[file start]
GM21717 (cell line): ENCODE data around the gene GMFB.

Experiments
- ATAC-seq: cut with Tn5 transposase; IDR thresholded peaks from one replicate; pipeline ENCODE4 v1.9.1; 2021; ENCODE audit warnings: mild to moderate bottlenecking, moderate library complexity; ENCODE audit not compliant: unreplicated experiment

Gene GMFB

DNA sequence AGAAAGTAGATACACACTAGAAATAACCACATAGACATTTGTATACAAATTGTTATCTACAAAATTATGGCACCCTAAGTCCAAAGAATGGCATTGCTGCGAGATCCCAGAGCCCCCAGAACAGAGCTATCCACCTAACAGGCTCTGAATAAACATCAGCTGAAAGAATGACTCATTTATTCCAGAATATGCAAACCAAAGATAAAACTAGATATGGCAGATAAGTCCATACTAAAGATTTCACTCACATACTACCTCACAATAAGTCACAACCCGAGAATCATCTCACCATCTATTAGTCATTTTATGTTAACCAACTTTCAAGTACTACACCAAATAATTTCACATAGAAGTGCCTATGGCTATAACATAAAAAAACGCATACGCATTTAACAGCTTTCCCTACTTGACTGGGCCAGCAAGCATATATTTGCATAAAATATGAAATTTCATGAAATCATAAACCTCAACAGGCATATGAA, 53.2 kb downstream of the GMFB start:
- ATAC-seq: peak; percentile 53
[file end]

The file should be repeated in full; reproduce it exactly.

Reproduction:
GM21717 (cell line): ENCODE data around the gene GMFB.

Experiments
- ATAC-seq: cut with Tn5 transposase; IDR thresholded peaks from one replicate; pipeline ENCODE4 v1.9.1; 2021; ENCODE audit warnings: mild to moderate bottlenecking, moderate library complexity; ENCODE audit not compliant: unreplicated experiment

Gene GMFB

DNA sequence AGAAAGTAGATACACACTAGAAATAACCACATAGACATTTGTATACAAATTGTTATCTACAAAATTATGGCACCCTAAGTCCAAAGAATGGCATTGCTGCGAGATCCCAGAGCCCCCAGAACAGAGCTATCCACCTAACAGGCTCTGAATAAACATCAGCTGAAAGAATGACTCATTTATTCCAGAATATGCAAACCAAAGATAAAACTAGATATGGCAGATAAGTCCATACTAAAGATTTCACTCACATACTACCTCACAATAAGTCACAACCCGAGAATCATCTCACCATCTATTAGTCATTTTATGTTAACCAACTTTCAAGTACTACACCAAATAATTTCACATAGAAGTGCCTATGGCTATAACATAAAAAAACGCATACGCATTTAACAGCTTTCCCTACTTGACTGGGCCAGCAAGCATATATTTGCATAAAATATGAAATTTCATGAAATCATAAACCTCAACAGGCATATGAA, 53.2 kb downstream of the GMFB start:
- ATAC-seq: peak; percentile 53